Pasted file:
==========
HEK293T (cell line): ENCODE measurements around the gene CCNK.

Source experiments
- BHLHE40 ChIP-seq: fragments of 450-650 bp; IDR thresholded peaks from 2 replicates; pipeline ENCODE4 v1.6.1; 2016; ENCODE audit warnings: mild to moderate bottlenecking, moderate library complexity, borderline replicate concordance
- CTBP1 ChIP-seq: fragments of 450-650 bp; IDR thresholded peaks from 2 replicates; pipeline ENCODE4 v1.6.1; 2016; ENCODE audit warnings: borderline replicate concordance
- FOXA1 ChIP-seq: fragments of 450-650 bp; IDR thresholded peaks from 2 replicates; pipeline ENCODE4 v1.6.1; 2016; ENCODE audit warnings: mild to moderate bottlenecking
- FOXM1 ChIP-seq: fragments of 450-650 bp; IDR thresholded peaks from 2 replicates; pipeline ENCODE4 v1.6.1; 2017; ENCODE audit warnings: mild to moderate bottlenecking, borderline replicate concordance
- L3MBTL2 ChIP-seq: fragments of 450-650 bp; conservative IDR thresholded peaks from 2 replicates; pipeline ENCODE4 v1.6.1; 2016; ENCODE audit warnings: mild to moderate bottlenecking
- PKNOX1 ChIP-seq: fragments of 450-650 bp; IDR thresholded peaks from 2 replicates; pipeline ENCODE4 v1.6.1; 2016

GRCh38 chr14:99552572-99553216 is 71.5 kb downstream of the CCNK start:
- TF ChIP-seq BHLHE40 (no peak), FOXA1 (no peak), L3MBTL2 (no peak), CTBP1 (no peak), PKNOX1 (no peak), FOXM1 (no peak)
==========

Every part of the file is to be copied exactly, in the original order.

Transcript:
HEK293T (cell line): ENCODE measurements around the gene CCNK.

Source experiments
- BHLHE40 ChIP-seq: fragments of 450-650 bp; IDR thresholded peaks from 2 replicates; pipeline ENCODE4 v1.6.1; 2016; ENCODE audit warnings: mild to moderate bottlenecking, moderate library complexity, borderline replicate concordance
- CTBP1 ChIP-seq: fragments of 450-650 bp; IDR thresholded peaks from 2 replicates; pipeline ENCODE4 v1.6.1; 2016; ENCODE audit warnings: borderline replicate concordance
- FOXA1 ChIP-seq: fragments of 450-650 bp; IDR thresholded peaks from 2 replicates; pipeline ENCODE4 v1.6.1; 2016; ENCODE audit warnings: mild to moderate bottlenecking
- FOXM1 ChIP-seq: fragments of 450-650 bp; IDR thresholded peaks from 2 replicates; pipeline ENCODE4 v1.6.1; 2017; ENCODE audit warnings: mild to moderate bottlenecking, borderline replicate concordance
- L3MBTL2 ChIP-seq: fragments of 450-650 bp; conservative IDR thresholded peaks from 2 replicates; pipeline ENCODE4 v1.6.1; 2016; ENCODE audit warnings: mild to moderate bottlenecking
- PKNOX1 ChIP-seq: fragments of 450-650 bp; IDR thresholded peaks from 2 replicates; pipeline ENCODE4 v1.6.1; 2016

GRCh38 chr14:99552572-99553216 is 71.5 kb downstream of the CCNK start:
- TF ChIP-seq BHLHE40 (no peak), FOXA1 (no peak), L3MBTL2 (no peak), CTBP1 (no peak), PKNOX1 (no peak), FOXM1 (no peak)